Creating a Culture of Evaluative Thinking and Strategy
Sunday, May 7, 2:30-3:45 p.m.
Presenters representing a zoo, historical society, and art and science museums will share how they each conduct their evaluation work, how to complement external evaluators and market researchers, how to build institutional culture and consistent habits even when an evaluation team is small with no dedicated staff, and how to define success and relevance. Participants will discuss inclusive evaluation practice and use a worksheet designed by the presenters to outline action plans for their organizations.

Ethics and Responsibility in Museum Research and Evaluation
Sunday, May 7, 2:30-3:45 p.m.
Whether conducting a federally funded project, a visitor experience study, or prototyping an exhibit or program, we all strive to ensure that our research and evaluation activities do no harm to our visitors, staff, or institutions. But how do we plan and undertake these efforts ethically and responsibly while managing our resource and time constraints? In this session, a diverse group of professionals will discuss their experiences, debate perspectives, and provide resources regarding this field-wide challenge.

Getting Started on Evaluation Methods…Just Not Surveys
Monday, May 8, 1:30-2:45 p.m.
In this Getting Started session, museum evaluators will share other methods that organizations can use to engage audiences in providing information, which can then be used to make data-driven decisions. This session guarantees an overview of methods to gather information from individuals and groups, such as interviews, card sorting, prototyping, observations, prioritization methods, and quick integrated feedback. Attendees will then break into smaller discussion groups with expert evaluators to explore the methods in meaningful ways, empowering participants to use them immediately in their organizations.

Leveraging Insight with Analytics for Data Driven Decisions
Monday, May 8, 8:45-10 a.m.
Explore the innovative insights that are possible when a museum uses analytics to uncover connections between visitors and their experiences via onsite and digital channels. Referencing case studies analyzing visitor behavior, the panel will discuss pathways to success for museums that thrive through deep engagement with increased visitation. From journey maps and persona research to digital confidence, best practices, and privacy principles, this leadership panel delivers a global perspective.

Researchers and Practitioners: Can We All Get Along?
Sunday, May 7, 4-5:15 p.m.
Interaction of researchers and practitioners-from mutual awareness to full-blown partnerships-may yield myriad benefits, such as applying research findings to design problems on one side and developing better research questions on the other. In this panel and audience discussion, we will consider benefits, challenges, and audience members’ positive and negative stories of museum research and practice informing one another. The session will be recorded for an article in Curator: The Museum Journal.

The Line between Creepy and Cool: Getting Data Driven Decisions Right
Monday, May 8, 1:30-2:45 p.m.
As museums continually work to understand their audiences better, how might data about visitor behaviors and preferences become an integral part of their planning process? What does it mean to make decisions informed by data? While data can help us optimize our financial performance, can it be used to improve how visitors learn and experience the museum? This session argues for using data to help learn from audience behavior and preferences to provide better and more personalized museum experiences.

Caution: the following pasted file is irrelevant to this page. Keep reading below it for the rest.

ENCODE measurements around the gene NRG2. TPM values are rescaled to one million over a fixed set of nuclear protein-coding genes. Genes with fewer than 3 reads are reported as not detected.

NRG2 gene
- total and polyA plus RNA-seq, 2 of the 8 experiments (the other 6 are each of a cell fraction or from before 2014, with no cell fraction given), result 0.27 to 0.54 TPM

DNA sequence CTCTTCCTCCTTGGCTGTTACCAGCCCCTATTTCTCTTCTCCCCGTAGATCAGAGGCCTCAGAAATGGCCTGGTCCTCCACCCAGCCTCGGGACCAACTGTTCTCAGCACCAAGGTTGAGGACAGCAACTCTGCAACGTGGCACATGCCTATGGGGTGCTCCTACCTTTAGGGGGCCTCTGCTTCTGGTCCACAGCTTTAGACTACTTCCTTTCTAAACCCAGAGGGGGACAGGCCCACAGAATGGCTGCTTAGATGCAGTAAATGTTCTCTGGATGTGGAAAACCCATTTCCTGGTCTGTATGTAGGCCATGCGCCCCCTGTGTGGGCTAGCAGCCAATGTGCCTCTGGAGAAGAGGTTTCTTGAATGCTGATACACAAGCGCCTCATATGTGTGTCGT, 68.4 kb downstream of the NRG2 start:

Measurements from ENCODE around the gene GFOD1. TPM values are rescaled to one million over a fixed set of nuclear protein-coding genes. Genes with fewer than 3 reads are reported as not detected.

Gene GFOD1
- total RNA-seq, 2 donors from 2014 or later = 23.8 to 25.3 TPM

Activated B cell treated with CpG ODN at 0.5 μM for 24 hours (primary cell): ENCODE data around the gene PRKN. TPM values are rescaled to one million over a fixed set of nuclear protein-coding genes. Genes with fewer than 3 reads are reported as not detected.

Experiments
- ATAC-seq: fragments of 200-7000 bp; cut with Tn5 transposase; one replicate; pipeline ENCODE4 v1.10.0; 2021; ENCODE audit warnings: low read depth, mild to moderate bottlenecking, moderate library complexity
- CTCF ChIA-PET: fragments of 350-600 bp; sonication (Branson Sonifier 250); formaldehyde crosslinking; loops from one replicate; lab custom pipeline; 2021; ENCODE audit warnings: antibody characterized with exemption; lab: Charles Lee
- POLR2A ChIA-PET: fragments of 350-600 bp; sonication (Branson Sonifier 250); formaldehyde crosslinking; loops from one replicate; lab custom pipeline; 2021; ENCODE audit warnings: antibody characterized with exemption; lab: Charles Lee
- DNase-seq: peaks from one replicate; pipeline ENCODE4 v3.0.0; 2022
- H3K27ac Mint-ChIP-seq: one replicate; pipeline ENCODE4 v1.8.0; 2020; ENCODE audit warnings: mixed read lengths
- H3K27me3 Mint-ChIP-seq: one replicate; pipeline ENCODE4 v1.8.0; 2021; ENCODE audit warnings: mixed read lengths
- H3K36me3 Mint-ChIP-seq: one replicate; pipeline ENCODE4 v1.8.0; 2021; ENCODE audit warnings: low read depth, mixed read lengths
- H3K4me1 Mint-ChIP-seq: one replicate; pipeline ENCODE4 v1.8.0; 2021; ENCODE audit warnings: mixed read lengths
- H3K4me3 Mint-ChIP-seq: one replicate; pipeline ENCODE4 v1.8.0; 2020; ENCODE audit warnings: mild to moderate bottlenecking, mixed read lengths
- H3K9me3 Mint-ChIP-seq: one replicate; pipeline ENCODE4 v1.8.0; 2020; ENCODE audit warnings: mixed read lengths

Using Data to Evolve a Membership Program
Monday, May 8, 1:30-2 p.m.
The membership program at Longwood Gardens was not able to support future growth while providing an extraordinary member experience. Using data mining, focus groups, member surveys, model testing, and an analysis of member behaviors, Longwood, with the help of consultants, began crafting a new model for membership that would lead us on a path of continued growth. This session will discuss how data informed the evolution of the program, including membership levels, benefits, and events, as well as tactics to ensure success.

Using Experiments to Improve Visitor Experience
Wednesday, May 10, 11:15-12:30 p.m.
Learn about three experiments: a course that integrated research into training museum studies students; the exhibition created by these students, which was used as a laboratory experiment in visitor behavior; and a year-long survey study of visitors conducted by museum staff. These are linked by IPOP, a theory of experience preference that identifies four key dimensions of experience-ideas (conceptual thinking), people (emotional connection), objects (visual language), and physical (somatic experience). It maintains that individuals have preferences among these dimensions, which affect how exhibitions are created and experienced.

Using Visitor Data to Inform Decision-Making
Tuesday, May 9, 8:45-10 a.m.
Unfortunately, museums vary widely in their capacity for data collection devoted to understanding their visitors-who is visiting, why they visit, and how they feel about their experience. Recent efforts to build evaluation capacity through shared measures of visitor experiences have attempted to change that. In this session, presenters will share their stories about participating in and learning from multi-institutional data collection, detailing lessons learned both about their experience collecting data and how they’ve begun using those data.